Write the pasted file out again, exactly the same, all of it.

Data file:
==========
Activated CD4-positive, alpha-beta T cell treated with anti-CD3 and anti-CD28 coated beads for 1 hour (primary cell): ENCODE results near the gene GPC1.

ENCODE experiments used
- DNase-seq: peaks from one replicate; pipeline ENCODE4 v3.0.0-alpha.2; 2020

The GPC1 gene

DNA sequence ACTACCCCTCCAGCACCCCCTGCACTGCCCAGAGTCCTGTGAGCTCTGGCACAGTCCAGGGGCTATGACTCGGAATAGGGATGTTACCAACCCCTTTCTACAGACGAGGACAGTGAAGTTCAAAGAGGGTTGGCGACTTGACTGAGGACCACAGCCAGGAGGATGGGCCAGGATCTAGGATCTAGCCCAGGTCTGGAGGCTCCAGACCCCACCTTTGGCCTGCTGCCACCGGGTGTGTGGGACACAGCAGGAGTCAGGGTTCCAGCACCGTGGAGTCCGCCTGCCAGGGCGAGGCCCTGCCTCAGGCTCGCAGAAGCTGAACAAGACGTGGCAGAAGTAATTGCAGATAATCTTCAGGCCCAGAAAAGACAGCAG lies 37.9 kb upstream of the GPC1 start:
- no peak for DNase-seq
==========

Activated CD4-positive, alpha-beta T cell treated with anti-CD3 and anti-CD28 coated beads for 1 hour (primary cell): ENCODE results near the gene GPC1.

ENCODE experiments used
- DNase-seq: peaks from one replicate; pipeline ENCODE4 v3.0.0-alpha.2; 2020

The GPC1 gene

DNA sequence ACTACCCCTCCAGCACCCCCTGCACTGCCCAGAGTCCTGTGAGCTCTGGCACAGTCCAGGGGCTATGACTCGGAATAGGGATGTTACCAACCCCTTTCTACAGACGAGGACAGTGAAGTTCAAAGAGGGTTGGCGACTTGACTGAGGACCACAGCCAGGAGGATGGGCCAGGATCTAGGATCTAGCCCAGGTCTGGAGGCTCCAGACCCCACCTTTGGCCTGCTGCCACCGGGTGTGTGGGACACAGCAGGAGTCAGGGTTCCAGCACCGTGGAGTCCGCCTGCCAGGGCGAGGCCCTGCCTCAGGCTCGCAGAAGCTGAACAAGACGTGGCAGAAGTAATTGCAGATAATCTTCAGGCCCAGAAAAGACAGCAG lies 37.9 kb upstream of the GPC1 start:
- no peak for DNase-seq